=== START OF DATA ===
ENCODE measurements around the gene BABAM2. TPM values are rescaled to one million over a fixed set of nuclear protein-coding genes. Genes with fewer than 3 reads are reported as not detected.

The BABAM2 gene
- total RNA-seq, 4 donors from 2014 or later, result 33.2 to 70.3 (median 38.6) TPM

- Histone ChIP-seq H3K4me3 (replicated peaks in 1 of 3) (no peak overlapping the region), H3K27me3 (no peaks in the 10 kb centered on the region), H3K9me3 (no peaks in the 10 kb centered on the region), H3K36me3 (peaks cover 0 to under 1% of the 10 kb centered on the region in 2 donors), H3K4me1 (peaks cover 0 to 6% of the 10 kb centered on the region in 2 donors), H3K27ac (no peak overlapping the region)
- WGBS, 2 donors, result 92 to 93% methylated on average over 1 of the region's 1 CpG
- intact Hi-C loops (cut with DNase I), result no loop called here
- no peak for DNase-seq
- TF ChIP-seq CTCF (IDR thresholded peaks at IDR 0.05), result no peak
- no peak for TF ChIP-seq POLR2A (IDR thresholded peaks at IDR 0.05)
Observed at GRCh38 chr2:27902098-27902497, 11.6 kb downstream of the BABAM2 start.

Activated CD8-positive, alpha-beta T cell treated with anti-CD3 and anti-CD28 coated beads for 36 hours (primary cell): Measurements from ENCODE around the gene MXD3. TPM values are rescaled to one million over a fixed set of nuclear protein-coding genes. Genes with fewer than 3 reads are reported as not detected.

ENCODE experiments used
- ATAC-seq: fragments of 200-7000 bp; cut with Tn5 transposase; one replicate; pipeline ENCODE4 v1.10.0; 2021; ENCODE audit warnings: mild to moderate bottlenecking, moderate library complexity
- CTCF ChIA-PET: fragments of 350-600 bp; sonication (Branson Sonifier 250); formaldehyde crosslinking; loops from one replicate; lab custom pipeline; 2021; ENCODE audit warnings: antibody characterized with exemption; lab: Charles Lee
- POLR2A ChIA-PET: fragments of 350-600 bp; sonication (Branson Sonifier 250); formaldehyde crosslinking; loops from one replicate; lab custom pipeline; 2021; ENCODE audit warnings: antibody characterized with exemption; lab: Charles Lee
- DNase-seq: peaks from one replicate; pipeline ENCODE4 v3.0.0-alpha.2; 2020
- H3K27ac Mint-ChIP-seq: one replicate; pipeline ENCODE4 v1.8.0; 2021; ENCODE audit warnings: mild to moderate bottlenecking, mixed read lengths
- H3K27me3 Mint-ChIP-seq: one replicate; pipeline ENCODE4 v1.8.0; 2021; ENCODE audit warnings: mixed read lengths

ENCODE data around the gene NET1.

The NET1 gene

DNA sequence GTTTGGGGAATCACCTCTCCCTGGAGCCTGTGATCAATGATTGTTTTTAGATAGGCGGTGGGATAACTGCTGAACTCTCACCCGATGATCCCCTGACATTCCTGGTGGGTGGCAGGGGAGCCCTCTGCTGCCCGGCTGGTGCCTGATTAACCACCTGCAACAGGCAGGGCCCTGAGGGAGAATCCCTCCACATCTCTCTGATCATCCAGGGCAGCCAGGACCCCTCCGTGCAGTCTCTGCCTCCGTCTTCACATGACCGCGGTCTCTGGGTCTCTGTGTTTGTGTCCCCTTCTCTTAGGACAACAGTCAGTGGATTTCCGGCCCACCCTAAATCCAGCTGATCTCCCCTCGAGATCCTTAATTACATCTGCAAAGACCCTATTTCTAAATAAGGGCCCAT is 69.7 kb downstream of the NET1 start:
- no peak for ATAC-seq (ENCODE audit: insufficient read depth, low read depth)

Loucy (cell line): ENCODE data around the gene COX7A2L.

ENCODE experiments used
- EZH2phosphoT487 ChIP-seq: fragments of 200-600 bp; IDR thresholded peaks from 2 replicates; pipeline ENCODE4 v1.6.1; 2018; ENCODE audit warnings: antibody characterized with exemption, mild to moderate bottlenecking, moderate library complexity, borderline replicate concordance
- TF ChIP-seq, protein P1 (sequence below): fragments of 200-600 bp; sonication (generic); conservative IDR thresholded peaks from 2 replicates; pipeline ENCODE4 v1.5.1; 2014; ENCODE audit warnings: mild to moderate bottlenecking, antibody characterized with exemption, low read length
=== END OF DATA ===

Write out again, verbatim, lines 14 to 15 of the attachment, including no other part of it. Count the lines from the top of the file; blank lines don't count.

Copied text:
- CTCF ChIA-PET: fragments of 350-600 bp; sonication (Branson Sonifier 250); formaldehyde crosslinking; loops from one replicate; lab custom pipeline; 2021; ENCODE audit warnings: antibody characterized with exemption; lab: Charles Lee
- POLR2A ChIA-PET: fragments of 350-600 bp; sonication (Branson Sonifier 250); formaldehyde crosslinking; loops from one replicate; lab custom pipeline; 2021; ENCODE audit warnings: antibody characterized with exemption; lab: Charles Lee